Toxicity will be classified and graded according to the National Cancer Institute's Common Terminology Criteria for Adverse Events (CTCAE, version 4.0) and cytokine release syndrome (CRS) toxicity will be graded according to the toxicity scale outlined in 11.6 (Appendix F: CRS Toxicity Grading Scale and Management Guidelines). The MTD will be based on the rate of dose-limiting toxicity

Secondary Outcome Measures :
  1. To measure the survival of ATLCAR.CD30 in vivo [ Time Frame: 15 years ]
    Persistence of CAR.CD30 T cells in vivo will be determined by quantitative polymerase chain reaction (PCR) and flow cytometry in peripheral blood samples

  2. To estimate PFS after infusion of ATLCAR.CD30 post ASCT in patients with CD30+ lymphoma at high risk for relapse [ Time Frame: 15 years ]
    PFS is defined from day of ASCT to relapse (in subjects with a documented complete response after ASCT) or progression (in subjects with documented stable disease or partial response after ASCT), or death as a result of any cause as per the Revised Response Criteria for Malignant Lymphoma

  3. Determine the overall survival after infusion of ATLCAR.CD30 [ Time Frame: 15 years ]
    Overall survival will be measured from the date of administration of CAR.CD30 transduced ATL to date of death

Information from the National Library of Medicine

Choosing to participate in a study is an important personal decision. Talk with your doctor and family members or friends about deciding to join a study. To learn more about this study, you or your doctor may contact the study research staff using the contacts provided below. For general information, Learn About Clinical Studies.

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Ages Eligible for Study:   3 Years and older   (Child, Adult, Older Adult)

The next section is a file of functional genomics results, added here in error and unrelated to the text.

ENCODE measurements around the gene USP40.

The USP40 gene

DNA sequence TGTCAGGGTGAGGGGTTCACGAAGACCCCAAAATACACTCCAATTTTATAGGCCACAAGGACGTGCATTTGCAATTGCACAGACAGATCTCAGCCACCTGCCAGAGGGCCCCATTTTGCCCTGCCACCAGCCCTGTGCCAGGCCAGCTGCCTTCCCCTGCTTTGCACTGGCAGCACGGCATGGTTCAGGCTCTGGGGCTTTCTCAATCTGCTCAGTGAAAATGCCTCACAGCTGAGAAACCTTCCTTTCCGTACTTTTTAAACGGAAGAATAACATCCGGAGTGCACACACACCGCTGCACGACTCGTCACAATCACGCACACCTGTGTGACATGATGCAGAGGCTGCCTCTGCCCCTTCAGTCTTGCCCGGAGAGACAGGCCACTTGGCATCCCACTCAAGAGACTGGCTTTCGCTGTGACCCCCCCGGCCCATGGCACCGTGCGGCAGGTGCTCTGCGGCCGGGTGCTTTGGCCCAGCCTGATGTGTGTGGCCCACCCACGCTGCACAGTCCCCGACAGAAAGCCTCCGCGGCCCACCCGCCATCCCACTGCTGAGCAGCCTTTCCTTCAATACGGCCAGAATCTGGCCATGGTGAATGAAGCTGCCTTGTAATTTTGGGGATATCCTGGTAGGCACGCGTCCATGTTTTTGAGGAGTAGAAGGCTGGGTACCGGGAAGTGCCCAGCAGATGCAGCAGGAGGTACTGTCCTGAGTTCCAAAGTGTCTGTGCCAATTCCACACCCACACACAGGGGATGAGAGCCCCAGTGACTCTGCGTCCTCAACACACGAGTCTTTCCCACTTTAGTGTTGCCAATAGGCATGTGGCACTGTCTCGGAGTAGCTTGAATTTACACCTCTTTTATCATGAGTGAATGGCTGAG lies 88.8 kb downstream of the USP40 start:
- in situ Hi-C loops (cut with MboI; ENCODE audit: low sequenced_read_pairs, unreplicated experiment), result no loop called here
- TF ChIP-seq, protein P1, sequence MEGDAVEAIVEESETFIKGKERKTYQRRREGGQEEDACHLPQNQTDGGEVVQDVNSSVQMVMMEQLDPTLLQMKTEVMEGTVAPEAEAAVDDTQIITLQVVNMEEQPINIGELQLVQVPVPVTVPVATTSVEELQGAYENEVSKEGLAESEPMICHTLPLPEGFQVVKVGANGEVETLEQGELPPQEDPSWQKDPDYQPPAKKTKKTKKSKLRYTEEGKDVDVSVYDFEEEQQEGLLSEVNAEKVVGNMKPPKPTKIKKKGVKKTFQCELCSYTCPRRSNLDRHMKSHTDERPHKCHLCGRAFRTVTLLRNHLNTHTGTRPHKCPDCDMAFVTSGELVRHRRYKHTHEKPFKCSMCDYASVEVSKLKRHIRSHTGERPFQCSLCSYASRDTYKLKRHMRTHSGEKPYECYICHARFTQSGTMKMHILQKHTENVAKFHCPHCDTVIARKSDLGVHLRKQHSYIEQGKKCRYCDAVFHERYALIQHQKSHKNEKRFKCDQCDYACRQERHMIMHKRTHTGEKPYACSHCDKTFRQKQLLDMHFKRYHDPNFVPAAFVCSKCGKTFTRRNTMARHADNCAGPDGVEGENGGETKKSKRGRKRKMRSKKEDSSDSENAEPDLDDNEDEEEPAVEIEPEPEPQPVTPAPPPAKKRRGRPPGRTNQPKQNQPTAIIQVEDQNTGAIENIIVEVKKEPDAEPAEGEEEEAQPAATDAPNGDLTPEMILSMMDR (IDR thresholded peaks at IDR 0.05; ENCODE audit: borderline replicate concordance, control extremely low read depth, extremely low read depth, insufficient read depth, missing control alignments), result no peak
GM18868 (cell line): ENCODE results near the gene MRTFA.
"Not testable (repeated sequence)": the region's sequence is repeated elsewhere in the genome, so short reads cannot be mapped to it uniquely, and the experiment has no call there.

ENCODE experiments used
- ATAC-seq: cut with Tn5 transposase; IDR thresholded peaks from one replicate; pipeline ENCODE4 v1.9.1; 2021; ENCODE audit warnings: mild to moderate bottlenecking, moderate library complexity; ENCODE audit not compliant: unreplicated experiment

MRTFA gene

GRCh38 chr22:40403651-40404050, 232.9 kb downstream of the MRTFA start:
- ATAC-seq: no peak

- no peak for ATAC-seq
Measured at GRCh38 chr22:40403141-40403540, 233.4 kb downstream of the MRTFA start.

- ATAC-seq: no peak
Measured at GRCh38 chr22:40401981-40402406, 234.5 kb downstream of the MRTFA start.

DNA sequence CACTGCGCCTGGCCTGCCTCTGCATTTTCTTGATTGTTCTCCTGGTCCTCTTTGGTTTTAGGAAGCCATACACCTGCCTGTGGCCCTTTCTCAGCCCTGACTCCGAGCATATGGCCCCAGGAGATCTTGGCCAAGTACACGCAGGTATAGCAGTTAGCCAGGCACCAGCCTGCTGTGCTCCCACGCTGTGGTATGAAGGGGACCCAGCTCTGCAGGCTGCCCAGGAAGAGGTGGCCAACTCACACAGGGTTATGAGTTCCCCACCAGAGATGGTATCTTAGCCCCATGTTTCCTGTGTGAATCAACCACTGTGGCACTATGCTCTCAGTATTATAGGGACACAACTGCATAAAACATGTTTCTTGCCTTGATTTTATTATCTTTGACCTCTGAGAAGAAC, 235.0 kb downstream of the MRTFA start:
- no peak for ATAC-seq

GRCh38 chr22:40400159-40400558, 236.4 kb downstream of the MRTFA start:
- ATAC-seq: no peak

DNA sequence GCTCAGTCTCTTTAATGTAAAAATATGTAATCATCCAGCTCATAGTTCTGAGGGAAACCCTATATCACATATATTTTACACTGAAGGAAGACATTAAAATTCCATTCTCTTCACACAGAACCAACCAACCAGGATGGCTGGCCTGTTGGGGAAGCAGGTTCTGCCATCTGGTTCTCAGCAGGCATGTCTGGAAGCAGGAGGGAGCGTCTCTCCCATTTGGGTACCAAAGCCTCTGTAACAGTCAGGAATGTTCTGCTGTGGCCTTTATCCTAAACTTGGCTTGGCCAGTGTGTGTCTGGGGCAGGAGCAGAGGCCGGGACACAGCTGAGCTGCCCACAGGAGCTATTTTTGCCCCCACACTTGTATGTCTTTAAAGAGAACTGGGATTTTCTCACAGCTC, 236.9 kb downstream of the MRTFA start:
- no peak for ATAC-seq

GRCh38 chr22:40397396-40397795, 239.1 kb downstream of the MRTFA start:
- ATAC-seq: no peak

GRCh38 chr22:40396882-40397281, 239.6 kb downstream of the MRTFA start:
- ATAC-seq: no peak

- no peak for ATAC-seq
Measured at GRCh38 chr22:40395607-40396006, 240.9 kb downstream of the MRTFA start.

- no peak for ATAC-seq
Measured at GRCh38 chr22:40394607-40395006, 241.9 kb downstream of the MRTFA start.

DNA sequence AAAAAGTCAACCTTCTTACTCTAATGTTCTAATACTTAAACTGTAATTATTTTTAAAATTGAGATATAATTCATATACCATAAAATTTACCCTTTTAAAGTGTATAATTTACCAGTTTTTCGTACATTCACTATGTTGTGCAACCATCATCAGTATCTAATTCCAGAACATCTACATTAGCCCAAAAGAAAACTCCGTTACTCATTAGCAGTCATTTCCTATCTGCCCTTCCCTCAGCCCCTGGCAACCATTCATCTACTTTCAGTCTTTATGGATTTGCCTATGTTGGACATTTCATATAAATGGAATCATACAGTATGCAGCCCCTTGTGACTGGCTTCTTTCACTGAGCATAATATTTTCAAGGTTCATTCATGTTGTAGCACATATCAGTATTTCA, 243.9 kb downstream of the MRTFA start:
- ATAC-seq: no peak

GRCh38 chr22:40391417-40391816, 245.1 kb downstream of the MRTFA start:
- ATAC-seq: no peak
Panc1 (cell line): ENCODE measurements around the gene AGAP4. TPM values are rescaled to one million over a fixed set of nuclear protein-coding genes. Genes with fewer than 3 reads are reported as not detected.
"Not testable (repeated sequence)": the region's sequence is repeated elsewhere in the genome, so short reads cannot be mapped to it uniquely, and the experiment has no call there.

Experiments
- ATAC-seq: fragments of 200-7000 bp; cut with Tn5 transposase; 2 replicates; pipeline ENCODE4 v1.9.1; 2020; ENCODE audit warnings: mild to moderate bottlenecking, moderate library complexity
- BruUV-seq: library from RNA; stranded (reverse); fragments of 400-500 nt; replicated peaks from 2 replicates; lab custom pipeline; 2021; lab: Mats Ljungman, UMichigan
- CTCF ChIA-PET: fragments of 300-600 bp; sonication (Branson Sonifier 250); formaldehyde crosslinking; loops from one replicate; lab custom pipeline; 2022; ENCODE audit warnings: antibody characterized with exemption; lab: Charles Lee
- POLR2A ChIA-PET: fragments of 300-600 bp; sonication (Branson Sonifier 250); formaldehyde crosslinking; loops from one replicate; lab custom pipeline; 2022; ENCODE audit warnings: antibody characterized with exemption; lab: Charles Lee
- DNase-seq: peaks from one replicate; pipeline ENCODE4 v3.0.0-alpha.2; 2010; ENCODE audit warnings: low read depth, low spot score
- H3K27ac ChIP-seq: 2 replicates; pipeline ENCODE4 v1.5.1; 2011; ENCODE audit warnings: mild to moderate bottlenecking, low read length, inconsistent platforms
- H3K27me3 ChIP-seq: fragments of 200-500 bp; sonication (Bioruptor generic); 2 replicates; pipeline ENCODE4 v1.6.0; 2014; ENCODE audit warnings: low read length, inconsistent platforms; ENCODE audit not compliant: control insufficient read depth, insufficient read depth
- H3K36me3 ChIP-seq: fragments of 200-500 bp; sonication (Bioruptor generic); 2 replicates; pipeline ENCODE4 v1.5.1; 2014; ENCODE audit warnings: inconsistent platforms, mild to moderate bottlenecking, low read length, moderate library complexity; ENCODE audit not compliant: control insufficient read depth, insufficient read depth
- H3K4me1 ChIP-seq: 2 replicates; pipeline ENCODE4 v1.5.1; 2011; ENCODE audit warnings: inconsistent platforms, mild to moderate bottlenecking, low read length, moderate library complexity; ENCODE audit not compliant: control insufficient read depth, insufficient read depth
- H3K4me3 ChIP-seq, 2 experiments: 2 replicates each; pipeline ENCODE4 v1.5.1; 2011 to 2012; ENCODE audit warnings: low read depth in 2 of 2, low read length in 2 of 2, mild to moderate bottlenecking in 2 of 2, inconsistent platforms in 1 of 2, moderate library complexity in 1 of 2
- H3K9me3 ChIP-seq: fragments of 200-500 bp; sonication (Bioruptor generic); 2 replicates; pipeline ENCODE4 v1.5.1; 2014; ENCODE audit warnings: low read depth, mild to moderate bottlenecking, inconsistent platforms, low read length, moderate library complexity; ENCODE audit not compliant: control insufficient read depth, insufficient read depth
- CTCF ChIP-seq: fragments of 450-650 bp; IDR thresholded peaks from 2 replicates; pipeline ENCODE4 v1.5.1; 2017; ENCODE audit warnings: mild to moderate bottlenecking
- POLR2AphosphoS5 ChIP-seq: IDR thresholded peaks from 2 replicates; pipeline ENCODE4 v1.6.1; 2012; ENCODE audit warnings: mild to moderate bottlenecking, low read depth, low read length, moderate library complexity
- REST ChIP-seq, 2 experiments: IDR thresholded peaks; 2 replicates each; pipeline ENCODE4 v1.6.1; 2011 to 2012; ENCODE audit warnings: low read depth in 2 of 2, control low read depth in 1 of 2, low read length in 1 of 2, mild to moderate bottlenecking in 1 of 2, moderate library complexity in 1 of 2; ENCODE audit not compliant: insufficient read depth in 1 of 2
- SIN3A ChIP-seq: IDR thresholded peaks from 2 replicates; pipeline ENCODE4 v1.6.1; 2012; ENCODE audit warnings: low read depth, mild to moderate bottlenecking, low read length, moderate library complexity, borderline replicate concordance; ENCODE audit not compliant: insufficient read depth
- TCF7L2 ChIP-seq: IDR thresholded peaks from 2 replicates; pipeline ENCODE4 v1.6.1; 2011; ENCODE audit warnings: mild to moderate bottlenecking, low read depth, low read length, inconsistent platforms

Sexes Eligible for Study:   All
Accepts Healthy Volunteers:   No

Inclusion Criteria:

  • Informed consent explained to, understood by and signed by patient/guardian; patient/guardian given copy of informed consent.
  • 3 to 17 years of age for pediatric patients, ≥18 years of age for adults; NOTE: children will not be allowed to enroll in a dose cohort until a minimum of 2 adult subjects are enrolled and complete their DLT assessment follow-up at that dose level
  • Diagnosis of recurrent HL with a treatment plan that will include high dose chemotherapy with/without total body irradiation and autologous cell transplantation
  • NHL patients with ALK negative CD30+ anaplastic large-cell lymphomas, CD30+ ALCL regardless of ALK status, with chemotherapy-sensitive relapse, CD30+ high-risk DLBCL, CD30+ cutaneous T cell lymphoma, or CD30+ mycosis fungoides who are otherwise eligible for transplant, are eligible for this study
  • CD30+ disease (result can be pending at the time of cell procurement, but must be confirmed prior to treatment with ATLCAR.CD30 cells); NOTE: CD30 + disease is defined as requiring documentation of CD30 expression by immunohistochemistry based on the institutional hematopathology standard.